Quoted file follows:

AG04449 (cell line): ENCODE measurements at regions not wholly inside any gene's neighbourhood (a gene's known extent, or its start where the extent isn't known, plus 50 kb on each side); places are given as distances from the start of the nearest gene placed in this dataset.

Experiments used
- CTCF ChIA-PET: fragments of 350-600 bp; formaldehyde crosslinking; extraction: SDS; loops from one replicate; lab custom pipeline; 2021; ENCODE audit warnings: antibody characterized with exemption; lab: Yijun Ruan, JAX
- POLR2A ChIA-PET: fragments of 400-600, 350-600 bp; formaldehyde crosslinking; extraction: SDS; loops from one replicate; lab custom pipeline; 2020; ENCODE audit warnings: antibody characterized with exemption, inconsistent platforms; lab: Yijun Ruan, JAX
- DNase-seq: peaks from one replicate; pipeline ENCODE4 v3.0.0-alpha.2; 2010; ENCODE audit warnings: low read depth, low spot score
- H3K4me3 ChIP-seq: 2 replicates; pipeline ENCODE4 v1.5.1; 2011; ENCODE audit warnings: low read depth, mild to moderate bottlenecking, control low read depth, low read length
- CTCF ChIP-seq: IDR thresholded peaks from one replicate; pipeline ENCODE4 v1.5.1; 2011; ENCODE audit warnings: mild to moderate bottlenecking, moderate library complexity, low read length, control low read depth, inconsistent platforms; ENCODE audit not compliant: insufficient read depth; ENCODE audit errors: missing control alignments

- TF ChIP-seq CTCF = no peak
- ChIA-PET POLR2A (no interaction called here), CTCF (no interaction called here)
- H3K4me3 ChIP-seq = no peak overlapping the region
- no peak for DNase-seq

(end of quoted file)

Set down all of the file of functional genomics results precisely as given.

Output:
AG04449 (cell line): ENCODE measurements at regions not wholly inside any gene's neighbourhood (a gene's known extent, or its start where the extent isn't known, plus 50 kb on each side); places are given as distances from the start of the nearest gene placed in this dataset.

Experiments used
- CTCF ChIA-PET: fragments of 350-600 bp; formaldehyde crosslinking; extraction: SDS; loops from one replicate; lab custom pipeline; 2021; ENCODE audit warnings: antibody characterized with exemption; lab: Yijun Ruan, JAX
- POLR2A ChIA-PET: fragments of 400-600, 350-600 bp; formaldehyde crosslinking; extraction: SDS; loops from one replicate; lab custom pipeline; 2020; ENCODE audit warnings: antibody characterized with exemption, inconsistent platforms; lab: Yijun Ruan, JAX
- DNase-seq: peaks from one replicate; pipeline ENCODE4 v3.0.0-alpha.2; 2010; ENCODE audit warnings: low read depth, low spot score
- H3K4me3 ChIP-seq: 2 replicates; pipeline ENCODE4 v1.5.1; 2011; ENCODE audit warnings: low read depth, mild to moderate bottlenecking, control low read depth, low read length
- CTCF ChIP-seq: IDR thresholded peaks from one replicate; pipeline ENCODE4 v1.5.1; 2011; ENCODE audit warnings: mild to moderate bottlenecking, moderate library complexity, low read length, control low read depth, inconsistent platforms; ENCODE audit not compliant: insufficient read depth; ENCODE audit errors: missing control alignments

- TF ChIP-seq CTCF = no peak
- ChIA-PET POLR2A (no interaction called here), CTCF (no interaction called here)
- H3K4me3 ChIP-seq = no peak overlapping the region
- no peak for DNase-seq